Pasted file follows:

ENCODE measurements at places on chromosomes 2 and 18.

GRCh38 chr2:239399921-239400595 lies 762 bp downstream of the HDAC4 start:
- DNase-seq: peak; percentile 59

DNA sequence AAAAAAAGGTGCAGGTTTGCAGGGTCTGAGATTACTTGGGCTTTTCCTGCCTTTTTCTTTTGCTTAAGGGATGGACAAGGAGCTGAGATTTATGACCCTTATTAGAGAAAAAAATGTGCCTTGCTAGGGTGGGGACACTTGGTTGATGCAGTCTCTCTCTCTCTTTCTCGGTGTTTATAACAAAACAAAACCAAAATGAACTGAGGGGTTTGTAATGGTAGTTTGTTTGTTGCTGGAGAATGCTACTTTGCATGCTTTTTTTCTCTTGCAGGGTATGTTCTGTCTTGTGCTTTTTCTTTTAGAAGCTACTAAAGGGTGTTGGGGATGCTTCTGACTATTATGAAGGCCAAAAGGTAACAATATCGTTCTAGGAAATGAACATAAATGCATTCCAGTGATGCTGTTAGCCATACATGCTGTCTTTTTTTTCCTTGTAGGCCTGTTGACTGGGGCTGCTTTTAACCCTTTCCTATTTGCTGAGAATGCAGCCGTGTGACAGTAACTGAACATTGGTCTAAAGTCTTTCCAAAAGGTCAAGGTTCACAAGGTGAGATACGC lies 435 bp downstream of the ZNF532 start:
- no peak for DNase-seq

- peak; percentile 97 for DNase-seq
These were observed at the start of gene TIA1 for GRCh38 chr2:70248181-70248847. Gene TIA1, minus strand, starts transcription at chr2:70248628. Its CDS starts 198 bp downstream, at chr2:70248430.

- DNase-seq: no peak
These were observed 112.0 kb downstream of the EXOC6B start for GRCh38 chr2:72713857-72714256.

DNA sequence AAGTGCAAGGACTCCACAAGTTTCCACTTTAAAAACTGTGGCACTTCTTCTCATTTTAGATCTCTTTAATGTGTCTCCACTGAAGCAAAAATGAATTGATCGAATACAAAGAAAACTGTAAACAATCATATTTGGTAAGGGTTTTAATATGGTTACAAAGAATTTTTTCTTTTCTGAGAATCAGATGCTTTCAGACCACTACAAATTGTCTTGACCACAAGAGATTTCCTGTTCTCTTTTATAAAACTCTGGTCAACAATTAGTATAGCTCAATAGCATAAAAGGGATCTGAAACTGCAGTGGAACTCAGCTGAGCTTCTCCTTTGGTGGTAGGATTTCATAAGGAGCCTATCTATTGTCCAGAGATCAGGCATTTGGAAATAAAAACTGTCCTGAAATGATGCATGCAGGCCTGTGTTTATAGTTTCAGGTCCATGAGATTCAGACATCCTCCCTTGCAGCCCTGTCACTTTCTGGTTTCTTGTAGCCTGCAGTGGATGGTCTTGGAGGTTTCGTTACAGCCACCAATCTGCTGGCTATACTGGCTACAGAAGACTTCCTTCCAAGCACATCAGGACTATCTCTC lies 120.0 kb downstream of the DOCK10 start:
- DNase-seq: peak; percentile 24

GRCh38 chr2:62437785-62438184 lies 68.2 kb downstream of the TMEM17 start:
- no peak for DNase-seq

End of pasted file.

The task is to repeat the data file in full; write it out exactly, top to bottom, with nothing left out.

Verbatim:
ENCODE measurements at places on chromosomes 2 and 18.

GRCh38 chr2:239399921-239400595 lies 762 bp downstream of the HDAC4 start:
- DNase-seq: peak; percentile 59

DNA sequence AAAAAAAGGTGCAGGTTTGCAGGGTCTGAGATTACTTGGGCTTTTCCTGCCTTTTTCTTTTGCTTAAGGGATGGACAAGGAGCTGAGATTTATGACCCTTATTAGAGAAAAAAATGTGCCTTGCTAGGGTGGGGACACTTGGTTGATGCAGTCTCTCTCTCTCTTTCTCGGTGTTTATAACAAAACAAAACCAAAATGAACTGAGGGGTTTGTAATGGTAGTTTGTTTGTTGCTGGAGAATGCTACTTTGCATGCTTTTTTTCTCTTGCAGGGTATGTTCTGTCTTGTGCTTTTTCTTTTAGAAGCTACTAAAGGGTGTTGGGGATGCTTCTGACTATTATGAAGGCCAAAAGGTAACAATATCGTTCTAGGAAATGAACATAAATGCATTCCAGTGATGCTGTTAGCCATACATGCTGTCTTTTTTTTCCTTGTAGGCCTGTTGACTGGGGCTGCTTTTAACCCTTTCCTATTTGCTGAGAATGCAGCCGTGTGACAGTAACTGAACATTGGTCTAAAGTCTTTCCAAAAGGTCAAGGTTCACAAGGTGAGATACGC lies 435 bp downstream of the ZNF532 start:
- no peak for DNase-seq

- peak; percentile 97 for DNase-seq
These were observed at the start of gene TIA1 for GRCh38 chr2:70248181-70248847. Gene TIA1, minus strand, starts transcription at chr2:70248628. Its CDS starts 198 bp downstream, at chr2:70248430.

- DNase-seq: no peak
These were observed 112.0 kb downstream of the EXOC6B start for GRCh38 chr2:72713857-72714256.

DNA sequence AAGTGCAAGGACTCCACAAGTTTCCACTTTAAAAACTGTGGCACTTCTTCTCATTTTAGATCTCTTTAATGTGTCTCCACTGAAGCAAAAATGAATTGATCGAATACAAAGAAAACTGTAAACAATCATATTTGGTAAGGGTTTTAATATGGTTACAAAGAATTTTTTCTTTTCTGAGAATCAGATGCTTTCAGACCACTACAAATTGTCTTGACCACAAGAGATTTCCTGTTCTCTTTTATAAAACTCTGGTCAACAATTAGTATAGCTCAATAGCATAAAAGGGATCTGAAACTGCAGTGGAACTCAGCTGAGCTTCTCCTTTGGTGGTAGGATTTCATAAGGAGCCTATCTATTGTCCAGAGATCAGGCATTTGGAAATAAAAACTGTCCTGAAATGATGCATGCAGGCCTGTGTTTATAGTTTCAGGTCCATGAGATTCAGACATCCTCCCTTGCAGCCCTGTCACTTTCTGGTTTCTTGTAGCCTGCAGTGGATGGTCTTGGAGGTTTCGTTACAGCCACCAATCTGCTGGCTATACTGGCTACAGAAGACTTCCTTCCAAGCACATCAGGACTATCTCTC lies 120.0 kb downstream of the DOCK10 start:
- DNase-seq: peak; percentile 24

GRCh38 chr2:62437785-62438184 lies 68.2 kb downstream of the TMEM17 start:
- no peak for DNase-seq